Posted by: Lisa Hill | November 18, 2009

The Sun Also Rises, by Ernest Hemingway

The Sun Also Rises was Ernest Hemingway’s first serious success – published in 1926, only four years after James Joyce’s Ulysses.  It is hard to imagine two books less like each other than these: Joyce, the great Irish modernist, exploring the limits of language (not to mention the patience and fortitude of his readers) and Hemingway, the great American exponent of plain language and tough, terse prose.

Anyone who wants a review, analysis, or crib notes about The Sun Also Rises has only to Google for them and there they are in abundance.   I don’t intend to add to the plethora of words about this ground-breaking book except to make a case for why a lover of Australian literature should make the time to read it, and why wannabe Hemingways should tread carefully when they seek to emulate his style.

I think that anyone who’s a serious booklover should read at least some of the great 19th century classics: Pride and Prejudice; Jane Eyre: Great Expectations; Wuthering Heights; Silas Marner; a Thackeray, a Trollope; a Thomas Hardy; one of the Russians – preferably Tolstoy; something by Balzac; and something by Henry James.  Yes, there could be endless arguments about these choices, which are basically just the classics that I read as a teenager.  Yes, I could be more inclusive; more international; less Eurocentric; and yes, I could suggest a better gender balance or fewer dead white males.  Blah-blah-blah.  (I could even suggest an Australian classic as you might have expected me to).  Well, there is nothing to stop people choosing other books as well, or substituting different authors and titles.  My point is that  these few would give any reader a sense of 19th century style and preoccupations, and would also demonstrate the universality of the human condition over time.

A reader with that kind of understanding of the development of the novel is then in a position to recognise the audacity of Hemingway’s departure from existing writing styles and his influence on 20th century writing.  It’s also easy to understand his appeal: straightforward, direct, minimalist, easy to read.  Anyone can whip through a Hemingway in a day or two.  And because he was a master of his art it works: his stories are original, powerful, and haunting.

But alas for many who admire his writing, it’s too easy for copycat efforts to become tiresome reading.  Few can achieve the impact that Hemingway did with short, declarative sentences, vivid images and simple prose.   (A little too vivid if you don’t care for bullfighting!)  Most writers need an adjective or adverb here and there if the prose is not to become pedestrian.    Lyricism laid on with a trowel is painful to read, but it’s equally easy for minimalism to degenerate into paucity of vocabulary.  Simplicity that lapses into dull, plodding sentences is all too common, especially in novels that feature the seamy side of life where the characters have the vocabulary of eight year olds.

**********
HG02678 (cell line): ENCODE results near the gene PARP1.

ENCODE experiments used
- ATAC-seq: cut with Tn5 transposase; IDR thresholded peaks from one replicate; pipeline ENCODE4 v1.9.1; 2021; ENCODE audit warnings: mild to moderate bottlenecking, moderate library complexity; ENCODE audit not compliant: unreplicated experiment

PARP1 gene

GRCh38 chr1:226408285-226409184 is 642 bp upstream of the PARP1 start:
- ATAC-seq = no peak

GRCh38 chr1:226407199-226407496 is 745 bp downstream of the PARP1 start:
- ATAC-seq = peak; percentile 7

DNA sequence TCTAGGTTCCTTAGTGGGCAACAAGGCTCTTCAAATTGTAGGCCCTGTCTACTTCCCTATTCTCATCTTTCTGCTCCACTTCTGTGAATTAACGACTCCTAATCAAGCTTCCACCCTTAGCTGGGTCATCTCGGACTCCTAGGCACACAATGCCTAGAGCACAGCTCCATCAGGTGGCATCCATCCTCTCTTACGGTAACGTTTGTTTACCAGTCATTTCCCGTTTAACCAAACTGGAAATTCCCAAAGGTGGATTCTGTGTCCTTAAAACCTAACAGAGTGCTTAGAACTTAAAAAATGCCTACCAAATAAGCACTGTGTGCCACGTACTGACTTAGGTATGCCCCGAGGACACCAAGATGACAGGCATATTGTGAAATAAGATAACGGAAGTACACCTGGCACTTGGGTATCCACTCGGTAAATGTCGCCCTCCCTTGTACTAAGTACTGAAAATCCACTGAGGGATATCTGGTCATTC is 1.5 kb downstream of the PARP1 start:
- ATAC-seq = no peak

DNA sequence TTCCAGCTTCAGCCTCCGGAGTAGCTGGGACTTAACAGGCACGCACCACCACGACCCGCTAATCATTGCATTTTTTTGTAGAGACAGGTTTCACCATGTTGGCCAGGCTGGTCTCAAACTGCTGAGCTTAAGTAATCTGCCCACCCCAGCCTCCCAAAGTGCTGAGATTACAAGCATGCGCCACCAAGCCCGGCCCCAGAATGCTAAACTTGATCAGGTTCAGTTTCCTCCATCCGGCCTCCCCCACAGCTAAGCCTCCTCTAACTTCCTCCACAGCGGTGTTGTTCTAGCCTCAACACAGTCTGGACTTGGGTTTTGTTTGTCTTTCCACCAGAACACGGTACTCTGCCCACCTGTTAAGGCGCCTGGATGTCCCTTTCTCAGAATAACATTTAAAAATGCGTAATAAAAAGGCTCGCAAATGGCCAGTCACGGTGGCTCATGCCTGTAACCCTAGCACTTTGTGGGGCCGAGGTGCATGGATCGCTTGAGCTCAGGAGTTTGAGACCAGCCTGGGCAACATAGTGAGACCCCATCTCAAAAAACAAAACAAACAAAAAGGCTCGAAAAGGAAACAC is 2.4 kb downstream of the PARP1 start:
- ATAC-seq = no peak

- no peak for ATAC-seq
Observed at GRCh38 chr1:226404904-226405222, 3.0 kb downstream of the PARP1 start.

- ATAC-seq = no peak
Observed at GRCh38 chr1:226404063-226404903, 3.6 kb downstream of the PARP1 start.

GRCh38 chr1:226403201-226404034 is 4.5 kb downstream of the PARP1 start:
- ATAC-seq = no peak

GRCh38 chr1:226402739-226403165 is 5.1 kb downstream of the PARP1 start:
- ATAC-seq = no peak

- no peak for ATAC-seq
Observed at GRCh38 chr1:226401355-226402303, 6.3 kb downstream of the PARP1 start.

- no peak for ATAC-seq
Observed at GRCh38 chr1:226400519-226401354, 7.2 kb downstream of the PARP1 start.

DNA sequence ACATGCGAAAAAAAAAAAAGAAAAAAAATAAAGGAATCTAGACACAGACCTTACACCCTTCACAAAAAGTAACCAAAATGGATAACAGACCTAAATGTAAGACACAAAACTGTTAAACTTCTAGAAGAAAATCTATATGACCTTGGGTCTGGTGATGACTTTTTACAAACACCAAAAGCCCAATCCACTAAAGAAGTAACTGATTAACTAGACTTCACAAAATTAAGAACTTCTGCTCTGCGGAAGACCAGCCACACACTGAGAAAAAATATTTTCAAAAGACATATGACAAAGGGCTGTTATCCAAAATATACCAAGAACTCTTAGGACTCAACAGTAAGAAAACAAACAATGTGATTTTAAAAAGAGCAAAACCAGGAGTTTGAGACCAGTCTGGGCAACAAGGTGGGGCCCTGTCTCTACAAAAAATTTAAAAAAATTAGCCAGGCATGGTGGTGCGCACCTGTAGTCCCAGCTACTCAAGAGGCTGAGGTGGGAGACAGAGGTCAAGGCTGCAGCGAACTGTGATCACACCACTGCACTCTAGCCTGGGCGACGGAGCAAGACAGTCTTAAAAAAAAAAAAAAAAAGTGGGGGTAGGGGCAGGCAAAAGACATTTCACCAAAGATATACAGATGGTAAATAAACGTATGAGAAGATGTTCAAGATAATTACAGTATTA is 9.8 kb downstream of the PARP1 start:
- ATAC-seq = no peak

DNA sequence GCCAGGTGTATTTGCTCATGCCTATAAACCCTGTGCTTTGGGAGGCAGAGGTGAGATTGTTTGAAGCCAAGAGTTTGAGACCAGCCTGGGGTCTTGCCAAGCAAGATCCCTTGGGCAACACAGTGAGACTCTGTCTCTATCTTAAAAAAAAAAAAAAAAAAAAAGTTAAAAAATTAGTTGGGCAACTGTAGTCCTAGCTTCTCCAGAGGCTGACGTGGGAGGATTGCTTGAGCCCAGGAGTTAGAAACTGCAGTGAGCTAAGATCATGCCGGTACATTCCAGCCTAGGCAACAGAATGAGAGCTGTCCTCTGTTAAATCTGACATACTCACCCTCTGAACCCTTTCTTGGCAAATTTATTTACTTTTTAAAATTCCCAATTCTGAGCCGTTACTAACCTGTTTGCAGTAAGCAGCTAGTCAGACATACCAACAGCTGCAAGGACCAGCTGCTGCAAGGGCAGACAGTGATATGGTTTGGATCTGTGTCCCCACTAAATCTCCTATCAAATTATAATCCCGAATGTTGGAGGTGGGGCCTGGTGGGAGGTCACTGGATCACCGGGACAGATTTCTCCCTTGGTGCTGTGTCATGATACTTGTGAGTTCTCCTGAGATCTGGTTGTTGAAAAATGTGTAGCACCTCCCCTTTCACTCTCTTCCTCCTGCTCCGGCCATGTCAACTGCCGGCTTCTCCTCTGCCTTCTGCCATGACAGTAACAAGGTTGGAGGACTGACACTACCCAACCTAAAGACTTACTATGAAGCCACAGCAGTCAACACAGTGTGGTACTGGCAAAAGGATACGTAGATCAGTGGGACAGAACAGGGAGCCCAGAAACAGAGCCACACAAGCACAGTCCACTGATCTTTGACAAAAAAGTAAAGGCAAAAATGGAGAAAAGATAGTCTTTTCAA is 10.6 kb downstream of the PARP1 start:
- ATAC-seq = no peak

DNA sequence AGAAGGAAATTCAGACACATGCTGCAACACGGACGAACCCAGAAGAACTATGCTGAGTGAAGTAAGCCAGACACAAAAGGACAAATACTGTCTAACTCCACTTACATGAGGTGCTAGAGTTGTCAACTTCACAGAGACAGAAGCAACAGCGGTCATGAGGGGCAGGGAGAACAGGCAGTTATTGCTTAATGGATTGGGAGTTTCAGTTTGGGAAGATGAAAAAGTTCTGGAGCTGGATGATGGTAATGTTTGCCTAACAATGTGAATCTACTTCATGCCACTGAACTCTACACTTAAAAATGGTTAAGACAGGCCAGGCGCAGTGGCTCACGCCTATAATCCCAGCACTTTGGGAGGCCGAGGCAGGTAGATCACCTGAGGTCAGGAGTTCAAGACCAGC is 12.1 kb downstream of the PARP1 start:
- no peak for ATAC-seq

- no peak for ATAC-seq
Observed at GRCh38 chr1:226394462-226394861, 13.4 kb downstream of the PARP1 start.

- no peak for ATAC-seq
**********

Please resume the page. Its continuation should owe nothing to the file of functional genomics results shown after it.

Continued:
It’s important to read Hemingway, and enjoyable too, but it seems to me that we have all moved on and his heyday is over.  In a multicultural and global world, book characters ought not all sound the same, and writing styles should reflect the rich diversity of the cultures we share.

There’s a terrific review of this book at Hannah’s blog.

It’s included in 1001 Books You Must Read Before You Die.


  1. Nice commentary Lisa. I’m assuming from what you’ve written that you liked it? I’m sure I read this but it would have been 35 or so years ago and I can’t recollect any details. I would like to refresh my Hemingway memory one day – perhaps with A farewell to arms.


    • Oh yes Sue, indeed I did like it, and A Farewell to Arms is my next choice. Can I make a suggestion for a Hemingway audio book to ‘refresh your memory’? Dig up a copy of For Whom the Bell Tolls read by Campbell Scott ( and listen to it on one of your trips: it is so brilliantly done that I have borrowed it from my library three times and could happily listen to it again.


  2. I’ll remember that…though I hardly ever listen to audiobooks. We usuallly listen to music when we travel, but this could be a good one. As you know, I think, we took the Ruth Park one Sword and… to Port Macquarie which is a pretty long trip. However, this audiobook was so long that we still haven’t finished it. Now Mum and Dad are in their house, we in ours, and we haven’t worked out how to go about finishing it. I think for a group “read” like that a shorter one is the go!


    • Yes, and FWTBT is about 15 CDs long, from memory…


  3. Re. But alas for many who admire his writing, it’s too easy for copycat efforts to become tiresome reading.

    I’ve been having that problem with Elizabeth Harrower’s The Long Prospect, but it’s not Hemingway who’s got to her, it’s D.H. Lawrence. The whole book is made up of strident sentences and characters who feel so deeply that they don’t understand their own emotions.